• Supported and endorsed by the Canadian Off Highway Vehicle Distributors Council and through the Council - all ATV major manufacturers

Our instructors have been trained to teach the CASI Program. The curriculum is as follows:

1. Introduction to the CASI ATV Rider Course;

2. Using a Range of Signals, Rules and Warm-up Exercises;

3. How to control/start the engine;

4. Starting out, shifting gears and braking;

5. Turning;

6. Riding strategies;

7. Riding circles & figure eights;

8. Quicker turns;

9. Sharp turns;

10. Quick stop/swerves;

11. Quick stop in a turn;

12. Riding over obstacles;

13. Safe and responsible riding practices;

14. U-Turn / driving through hills;

15. Circuit or trail riding;

16. Wrap-up & review.
A signed consent form will be required from the parent or legal guardian and they must also attend the course with the youngster at all times.  No child will be allowed to ride without written parental consent and without the parent or legal guardian present during the course.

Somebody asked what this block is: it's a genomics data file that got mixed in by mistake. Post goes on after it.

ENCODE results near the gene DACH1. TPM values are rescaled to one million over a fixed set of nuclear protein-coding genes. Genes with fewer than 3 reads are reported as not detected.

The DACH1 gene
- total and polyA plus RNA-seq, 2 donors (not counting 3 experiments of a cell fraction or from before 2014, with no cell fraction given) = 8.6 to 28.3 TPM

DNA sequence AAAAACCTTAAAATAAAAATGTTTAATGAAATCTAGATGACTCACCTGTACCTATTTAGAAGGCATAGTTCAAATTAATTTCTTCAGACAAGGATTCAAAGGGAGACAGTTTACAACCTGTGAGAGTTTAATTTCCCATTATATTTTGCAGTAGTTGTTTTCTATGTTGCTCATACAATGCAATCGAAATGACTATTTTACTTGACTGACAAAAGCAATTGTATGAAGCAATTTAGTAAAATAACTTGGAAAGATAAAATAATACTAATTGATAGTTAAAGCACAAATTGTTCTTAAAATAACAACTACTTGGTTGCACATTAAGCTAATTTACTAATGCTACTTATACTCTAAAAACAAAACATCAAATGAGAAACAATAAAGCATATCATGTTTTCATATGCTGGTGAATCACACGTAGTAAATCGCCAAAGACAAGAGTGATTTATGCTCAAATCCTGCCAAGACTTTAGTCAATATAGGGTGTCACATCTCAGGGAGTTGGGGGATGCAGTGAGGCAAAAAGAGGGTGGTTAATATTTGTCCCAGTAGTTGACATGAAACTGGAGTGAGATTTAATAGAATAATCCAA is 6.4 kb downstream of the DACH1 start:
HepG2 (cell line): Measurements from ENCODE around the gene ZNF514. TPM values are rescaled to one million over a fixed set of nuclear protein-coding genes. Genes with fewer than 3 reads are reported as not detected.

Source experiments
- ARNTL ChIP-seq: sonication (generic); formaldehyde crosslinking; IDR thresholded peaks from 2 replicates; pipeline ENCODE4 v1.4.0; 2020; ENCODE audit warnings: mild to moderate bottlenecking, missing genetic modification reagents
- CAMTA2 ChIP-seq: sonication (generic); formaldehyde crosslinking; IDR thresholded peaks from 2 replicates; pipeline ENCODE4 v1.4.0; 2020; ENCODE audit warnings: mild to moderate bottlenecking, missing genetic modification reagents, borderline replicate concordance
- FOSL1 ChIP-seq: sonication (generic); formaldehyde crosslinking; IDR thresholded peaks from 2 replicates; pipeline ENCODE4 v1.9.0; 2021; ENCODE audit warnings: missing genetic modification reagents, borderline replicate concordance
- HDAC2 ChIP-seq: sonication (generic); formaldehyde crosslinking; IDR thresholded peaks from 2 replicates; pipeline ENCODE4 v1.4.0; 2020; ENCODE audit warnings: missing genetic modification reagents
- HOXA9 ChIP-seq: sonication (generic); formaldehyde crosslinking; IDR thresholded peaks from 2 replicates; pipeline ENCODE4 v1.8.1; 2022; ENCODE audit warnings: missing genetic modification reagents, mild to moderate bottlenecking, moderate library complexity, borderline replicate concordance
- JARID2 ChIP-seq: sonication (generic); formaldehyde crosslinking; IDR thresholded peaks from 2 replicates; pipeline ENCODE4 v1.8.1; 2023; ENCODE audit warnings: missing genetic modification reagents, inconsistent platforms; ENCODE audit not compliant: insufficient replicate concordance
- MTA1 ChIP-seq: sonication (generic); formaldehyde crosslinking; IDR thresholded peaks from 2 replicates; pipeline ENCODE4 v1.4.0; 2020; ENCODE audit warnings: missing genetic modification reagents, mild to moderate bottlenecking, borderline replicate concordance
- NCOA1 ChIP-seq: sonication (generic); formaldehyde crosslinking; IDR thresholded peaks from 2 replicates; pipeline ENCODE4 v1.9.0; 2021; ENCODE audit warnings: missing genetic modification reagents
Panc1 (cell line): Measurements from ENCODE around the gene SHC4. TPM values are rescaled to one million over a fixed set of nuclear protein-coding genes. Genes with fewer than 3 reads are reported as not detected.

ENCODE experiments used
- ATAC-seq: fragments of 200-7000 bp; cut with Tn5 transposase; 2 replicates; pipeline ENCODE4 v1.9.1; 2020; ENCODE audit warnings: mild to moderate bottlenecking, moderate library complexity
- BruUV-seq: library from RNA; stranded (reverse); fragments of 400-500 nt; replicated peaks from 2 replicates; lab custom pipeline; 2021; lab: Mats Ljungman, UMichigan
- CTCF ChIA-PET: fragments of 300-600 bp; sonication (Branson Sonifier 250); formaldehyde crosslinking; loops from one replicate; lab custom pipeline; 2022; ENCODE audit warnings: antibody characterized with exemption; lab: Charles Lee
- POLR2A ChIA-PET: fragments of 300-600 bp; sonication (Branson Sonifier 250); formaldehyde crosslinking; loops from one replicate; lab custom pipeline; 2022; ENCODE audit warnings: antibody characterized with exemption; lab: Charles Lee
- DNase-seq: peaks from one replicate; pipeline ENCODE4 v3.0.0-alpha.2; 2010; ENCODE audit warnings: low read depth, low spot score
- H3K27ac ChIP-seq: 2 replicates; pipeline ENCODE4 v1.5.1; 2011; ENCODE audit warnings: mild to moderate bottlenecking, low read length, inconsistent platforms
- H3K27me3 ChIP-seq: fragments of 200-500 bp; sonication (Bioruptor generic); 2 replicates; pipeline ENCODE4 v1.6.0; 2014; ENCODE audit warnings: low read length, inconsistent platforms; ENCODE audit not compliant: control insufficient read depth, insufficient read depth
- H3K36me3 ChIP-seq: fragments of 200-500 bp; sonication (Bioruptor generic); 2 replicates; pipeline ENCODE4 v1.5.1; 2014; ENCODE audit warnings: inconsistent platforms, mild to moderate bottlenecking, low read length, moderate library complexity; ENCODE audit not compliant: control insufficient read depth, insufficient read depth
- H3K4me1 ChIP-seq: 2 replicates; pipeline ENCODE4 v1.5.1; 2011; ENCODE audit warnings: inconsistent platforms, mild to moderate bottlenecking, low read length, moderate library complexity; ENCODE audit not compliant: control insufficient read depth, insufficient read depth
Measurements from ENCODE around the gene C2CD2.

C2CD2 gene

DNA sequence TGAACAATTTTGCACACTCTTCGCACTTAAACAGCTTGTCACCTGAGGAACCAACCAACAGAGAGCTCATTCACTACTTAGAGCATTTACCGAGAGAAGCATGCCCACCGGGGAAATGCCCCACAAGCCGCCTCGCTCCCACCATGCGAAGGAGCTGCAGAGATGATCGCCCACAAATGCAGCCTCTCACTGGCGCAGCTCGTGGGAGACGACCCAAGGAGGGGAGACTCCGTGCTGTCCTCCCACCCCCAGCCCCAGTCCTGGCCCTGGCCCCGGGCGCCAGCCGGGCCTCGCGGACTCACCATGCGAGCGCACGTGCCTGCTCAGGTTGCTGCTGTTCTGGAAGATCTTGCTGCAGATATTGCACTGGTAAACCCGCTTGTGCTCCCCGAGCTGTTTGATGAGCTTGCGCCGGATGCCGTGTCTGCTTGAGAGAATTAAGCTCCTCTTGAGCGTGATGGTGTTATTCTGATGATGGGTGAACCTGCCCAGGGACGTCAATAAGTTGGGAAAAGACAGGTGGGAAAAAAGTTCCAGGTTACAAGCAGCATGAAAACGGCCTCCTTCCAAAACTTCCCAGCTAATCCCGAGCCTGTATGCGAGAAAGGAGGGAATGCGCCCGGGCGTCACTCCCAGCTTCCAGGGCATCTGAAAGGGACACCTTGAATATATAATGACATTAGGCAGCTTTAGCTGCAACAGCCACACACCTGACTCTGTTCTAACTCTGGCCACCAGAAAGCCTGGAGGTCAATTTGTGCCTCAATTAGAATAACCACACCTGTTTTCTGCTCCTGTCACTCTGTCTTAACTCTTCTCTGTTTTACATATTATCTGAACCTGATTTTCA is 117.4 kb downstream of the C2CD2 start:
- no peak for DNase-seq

As parent or tutor YOU will be reponsible for bringing everything the registered child will need for the course, such as a protective helmet, protective gear and clothing, food, water, and ATV (unless you are renting an ATV from the Federation).

 For more information regarding the ATV RiderCourse, please contact us toll free at 1-888-847-1100 or by e-mail at

Read the owner's manual that came with your ATV and practice the techniques that are indicated in an open area off the road and away from obstacles and other drivers. Enlist the help of an experienced driver. Driving all-terrain vehicles requires special skills and knowledge that will take you a certain period to acquire.